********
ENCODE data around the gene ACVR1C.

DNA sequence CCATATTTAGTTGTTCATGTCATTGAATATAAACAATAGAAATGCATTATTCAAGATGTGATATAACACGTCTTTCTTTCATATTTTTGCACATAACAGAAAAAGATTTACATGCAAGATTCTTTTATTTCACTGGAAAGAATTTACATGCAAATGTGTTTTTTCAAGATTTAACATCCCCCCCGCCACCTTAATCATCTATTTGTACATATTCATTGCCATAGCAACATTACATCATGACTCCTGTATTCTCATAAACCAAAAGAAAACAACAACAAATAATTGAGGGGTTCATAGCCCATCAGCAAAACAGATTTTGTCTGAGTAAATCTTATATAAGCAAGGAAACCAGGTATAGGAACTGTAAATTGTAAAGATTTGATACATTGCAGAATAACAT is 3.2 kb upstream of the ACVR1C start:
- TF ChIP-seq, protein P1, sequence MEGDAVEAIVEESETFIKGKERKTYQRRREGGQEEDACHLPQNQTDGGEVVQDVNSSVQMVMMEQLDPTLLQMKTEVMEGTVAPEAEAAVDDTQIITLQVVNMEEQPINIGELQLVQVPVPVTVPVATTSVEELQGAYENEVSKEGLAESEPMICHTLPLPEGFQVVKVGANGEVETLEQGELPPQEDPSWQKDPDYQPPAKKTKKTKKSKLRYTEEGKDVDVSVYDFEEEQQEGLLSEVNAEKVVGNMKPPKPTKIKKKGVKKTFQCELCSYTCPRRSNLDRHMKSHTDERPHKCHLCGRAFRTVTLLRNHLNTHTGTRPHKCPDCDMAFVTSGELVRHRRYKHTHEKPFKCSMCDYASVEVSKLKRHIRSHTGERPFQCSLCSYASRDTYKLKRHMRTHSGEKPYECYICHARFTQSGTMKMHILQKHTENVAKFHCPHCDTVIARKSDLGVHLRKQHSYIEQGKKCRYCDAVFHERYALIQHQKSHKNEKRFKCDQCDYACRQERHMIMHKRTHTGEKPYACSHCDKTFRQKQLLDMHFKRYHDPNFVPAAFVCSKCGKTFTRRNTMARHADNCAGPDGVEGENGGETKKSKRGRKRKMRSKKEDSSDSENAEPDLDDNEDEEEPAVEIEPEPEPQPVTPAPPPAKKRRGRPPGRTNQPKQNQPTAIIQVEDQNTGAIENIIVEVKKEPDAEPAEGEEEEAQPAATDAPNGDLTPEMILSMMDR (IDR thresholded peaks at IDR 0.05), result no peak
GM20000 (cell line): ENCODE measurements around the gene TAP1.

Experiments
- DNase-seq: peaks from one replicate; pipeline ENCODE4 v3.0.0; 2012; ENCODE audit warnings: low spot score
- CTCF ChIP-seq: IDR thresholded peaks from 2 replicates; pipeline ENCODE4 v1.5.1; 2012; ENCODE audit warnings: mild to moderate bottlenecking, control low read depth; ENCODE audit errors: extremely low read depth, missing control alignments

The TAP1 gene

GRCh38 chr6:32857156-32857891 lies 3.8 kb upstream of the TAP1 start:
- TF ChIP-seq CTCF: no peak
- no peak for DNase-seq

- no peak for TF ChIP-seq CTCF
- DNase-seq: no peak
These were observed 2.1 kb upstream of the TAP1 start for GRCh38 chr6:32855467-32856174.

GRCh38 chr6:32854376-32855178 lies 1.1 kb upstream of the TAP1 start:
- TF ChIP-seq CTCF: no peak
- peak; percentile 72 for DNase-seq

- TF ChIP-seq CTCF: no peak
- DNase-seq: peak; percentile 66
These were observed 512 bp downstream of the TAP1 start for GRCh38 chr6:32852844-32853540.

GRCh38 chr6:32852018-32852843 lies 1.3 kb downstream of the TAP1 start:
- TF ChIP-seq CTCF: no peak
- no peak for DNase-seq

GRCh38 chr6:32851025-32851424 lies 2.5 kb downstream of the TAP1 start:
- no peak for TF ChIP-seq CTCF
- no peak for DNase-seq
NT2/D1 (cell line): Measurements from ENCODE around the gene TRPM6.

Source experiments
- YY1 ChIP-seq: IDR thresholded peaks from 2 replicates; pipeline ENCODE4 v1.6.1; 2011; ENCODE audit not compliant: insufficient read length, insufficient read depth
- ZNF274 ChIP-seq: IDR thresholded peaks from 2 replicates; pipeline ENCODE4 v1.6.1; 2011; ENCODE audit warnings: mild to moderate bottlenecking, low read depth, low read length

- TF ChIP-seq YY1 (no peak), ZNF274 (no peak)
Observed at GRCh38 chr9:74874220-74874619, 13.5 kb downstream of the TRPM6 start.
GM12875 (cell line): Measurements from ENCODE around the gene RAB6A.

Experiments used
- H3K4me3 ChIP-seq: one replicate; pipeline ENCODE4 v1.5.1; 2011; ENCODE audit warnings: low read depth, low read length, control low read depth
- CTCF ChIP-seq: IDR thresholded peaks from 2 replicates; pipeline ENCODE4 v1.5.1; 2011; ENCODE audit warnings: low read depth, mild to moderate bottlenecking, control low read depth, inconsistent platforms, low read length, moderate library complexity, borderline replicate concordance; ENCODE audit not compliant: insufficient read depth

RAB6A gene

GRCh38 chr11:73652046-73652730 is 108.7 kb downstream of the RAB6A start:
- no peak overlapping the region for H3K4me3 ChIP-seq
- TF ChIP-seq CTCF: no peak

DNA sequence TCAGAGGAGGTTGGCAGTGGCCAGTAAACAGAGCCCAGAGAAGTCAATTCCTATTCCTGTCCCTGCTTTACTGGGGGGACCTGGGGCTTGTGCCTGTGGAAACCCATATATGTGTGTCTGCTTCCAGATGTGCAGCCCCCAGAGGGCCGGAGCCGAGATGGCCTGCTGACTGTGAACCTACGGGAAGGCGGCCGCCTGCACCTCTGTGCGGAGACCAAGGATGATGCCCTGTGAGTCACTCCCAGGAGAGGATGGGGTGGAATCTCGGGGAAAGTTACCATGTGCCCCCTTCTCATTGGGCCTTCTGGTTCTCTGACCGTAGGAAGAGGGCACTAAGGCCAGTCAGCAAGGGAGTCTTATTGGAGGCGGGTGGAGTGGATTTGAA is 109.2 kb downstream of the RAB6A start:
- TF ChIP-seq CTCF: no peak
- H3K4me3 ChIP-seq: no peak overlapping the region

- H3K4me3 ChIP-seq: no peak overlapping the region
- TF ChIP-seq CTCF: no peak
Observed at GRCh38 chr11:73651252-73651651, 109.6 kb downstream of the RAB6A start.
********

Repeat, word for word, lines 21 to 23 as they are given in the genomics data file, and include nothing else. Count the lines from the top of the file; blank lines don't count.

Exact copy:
GRCh38 chr6:32852018-32852843 lies 1.3 kb downstream of the TAP1 start:
- TF ChIP-seq CTCF: no peak
- no peak for DNase-seq